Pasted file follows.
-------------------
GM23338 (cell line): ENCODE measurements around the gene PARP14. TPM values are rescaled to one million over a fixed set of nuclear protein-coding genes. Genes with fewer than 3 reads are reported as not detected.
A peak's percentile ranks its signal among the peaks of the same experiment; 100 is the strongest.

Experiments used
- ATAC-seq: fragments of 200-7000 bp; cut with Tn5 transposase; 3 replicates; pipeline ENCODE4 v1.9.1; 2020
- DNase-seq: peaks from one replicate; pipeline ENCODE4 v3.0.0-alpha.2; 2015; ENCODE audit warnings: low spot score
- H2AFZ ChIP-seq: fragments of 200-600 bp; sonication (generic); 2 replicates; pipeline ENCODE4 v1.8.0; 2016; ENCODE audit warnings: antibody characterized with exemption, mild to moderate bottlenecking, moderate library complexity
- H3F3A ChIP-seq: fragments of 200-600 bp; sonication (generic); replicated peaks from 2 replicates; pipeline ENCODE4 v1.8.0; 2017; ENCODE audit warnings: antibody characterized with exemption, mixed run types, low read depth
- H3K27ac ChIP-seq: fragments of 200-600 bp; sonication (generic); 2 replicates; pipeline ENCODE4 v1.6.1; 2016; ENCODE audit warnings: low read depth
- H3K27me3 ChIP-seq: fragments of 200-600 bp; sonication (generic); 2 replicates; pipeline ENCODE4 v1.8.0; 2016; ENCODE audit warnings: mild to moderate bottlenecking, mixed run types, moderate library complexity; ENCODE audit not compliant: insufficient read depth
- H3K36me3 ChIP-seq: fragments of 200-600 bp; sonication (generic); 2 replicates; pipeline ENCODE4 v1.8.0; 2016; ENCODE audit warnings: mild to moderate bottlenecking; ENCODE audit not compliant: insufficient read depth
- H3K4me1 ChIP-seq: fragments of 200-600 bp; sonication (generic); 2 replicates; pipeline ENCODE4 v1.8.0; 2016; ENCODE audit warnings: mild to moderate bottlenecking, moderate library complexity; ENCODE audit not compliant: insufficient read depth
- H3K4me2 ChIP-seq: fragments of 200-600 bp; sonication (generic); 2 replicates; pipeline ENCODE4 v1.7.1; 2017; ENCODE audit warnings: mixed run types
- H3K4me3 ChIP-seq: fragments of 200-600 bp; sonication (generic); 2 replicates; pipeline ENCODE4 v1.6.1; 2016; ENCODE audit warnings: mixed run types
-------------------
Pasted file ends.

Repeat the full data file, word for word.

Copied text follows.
GM23338 (cell line): ENCODE measurements around the gene PARP14. TPM values are rescaled to one million over a fixed set of nuclear protein-coding genes. Genes with fewer than 3 reads are reported as not detected.
A peak's percentile ranks its signal among the peaks of the same experiment; 100 is the strongest.

Experiments used
- ATAC-seq: fragments of 200-7000 bp; cut with Tn5 transposase; 3 replicates; pipeline ENCODE4 v1.9.1; 2020
- DNase-seq: peaks from one replicate; pipeline ENCODE4 v3.0.0-alpha.2; 2015; ENCODE audit warnings: low spot score
- H2AFZ ChIP-seq: fragments of 200-600 bp; sonication (generic); 2 replicates; pipeline ENCODE4 v1.8.0; 2016; ENCODE audit warnings: antibody characterized with exemption, mild to moderate bottlenecking, moderate library complexity
- H3F3A ChIP-seq: fragments of 200-600 bp; sonication (generic); replicated peaks from 2 replicates; pipeline ENCODE4 v1.8.0; 2017; ENCODE audit warnings: antibody characterized with exemption, mixed run types, low read depth
- H3K27ac ChIP-seq: fragments of 200-600 bp; sonication (generic); 2 replicates; pipeline ENCODE4 v1.6.1; 2016; ENCODE audit warnings: low read depth
- H3K27me3 ChIP-seq: fragments of 200-600 bp; sonication (generic); 2 replicates; pipeline ENCODE4 v1.8.0; 2016; ENCODE audit warnings: mild to moderate bottlenecking, mixed run types, moderate library complexity; ENCODE audit not compliant: insufficient read depth
- H3K36me3 ChIP-seq: fragments of 200-600 bp; sonication (generic); 2 replicates; pipeline ENCODE4 v1.8.0; 2016; ENCODE audit warnings: mild to moderate bottlenecking; ENCODE audit not compliant: insufficient read depth
- H3K4me1 ChIP-seq: fragments of 200-600 bp; sonication (generic); 2 replicates; pipeline ENCODE4 v1.8.0; 2016; ENCODE audit warnings: mild to moderate bottlenecking, moderate library complexity; ENCODE audit not compliant: insufficient read depth
- H3K4me2 ChIP-seq: fragments of 200-600 bp; sonication (generic); 2 replicates; pipeline ENCODE4 v1.7.1; 2017; ENCODE audit warnings: mixed run types
- H3K4me3 ChIP-seq: fragments of 200-600 bp; sonication (generic); 2 replicates; pipeline ENCODE4 v1.6.1; 2016; ENCODE audit warnings: mixed run types